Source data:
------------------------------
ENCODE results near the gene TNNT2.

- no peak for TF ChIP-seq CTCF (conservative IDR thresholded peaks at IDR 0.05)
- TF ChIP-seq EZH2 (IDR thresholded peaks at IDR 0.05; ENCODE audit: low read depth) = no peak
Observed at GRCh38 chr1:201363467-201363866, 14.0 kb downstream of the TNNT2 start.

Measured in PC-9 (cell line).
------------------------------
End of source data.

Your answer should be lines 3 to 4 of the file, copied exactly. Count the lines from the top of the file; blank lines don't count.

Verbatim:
- TF ChIP-seq EZH2 (IDR thresholded peaks at IDR 0.05; ENCODE audit: low read depth) = no peak
Observed at GRCh38 chr1:201363467-201363866, 14.0 kb downstream of the TNNT2 start.